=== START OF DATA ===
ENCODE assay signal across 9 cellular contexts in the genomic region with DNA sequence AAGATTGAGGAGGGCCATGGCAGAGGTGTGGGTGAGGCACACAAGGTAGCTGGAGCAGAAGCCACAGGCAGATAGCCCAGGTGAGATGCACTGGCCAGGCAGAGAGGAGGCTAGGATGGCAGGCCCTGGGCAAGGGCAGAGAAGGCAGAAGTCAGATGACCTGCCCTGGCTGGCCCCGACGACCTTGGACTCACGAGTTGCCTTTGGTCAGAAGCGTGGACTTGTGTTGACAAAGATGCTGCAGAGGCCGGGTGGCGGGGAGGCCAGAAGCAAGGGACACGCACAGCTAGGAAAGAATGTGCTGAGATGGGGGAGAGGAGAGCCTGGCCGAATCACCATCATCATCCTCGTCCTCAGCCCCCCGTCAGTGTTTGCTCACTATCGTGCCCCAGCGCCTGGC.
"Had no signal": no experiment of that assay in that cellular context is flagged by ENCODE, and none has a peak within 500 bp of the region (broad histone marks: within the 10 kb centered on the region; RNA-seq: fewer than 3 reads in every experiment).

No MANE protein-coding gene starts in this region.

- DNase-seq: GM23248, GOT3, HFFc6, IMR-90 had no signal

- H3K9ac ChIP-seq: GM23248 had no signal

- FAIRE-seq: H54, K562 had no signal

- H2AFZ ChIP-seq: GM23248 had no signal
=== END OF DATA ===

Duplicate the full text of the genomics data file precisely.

ENCODE assay signal across 9 cellular contexts in the genomic region with DNA sequence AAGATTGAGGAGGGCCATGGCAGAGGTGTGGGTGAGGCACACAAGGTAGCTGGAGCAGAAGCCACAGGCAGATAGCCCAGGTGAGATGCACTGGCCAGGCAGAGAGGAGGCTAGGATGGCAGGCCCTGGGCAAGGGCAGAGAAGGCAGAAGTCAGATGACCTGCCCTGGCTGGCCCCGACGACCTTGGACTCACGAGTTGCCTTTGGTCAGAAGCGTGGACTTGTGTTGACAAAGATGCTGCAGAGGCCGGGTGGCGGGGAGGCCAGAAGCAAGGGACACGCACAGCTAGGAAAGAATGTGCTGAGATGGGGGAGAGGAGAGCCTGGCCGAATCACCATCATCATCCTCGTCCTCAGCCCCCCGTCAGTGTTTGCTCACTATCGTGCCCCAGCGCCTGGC.
"Had no signal": no experiment of that assay in that cellular context is flagged by ENCODE, and none has a peak within 500 bp of the region (broad histone marks: within the 10 kb centered on the region; RNA-seq: fewer than 3 reads in every experiment).

No MANE protein-coding gene starts in this region.

- DNase-seq: GM23248, GOT3, HFFc6, IMR-90 had no signal

- H3K9ac ChIP-seq: GM23248 had no signal

- FAIRE-seq: H54, K562 had no signal

- H2AFZ ChIP-seq: GM23248 had no signal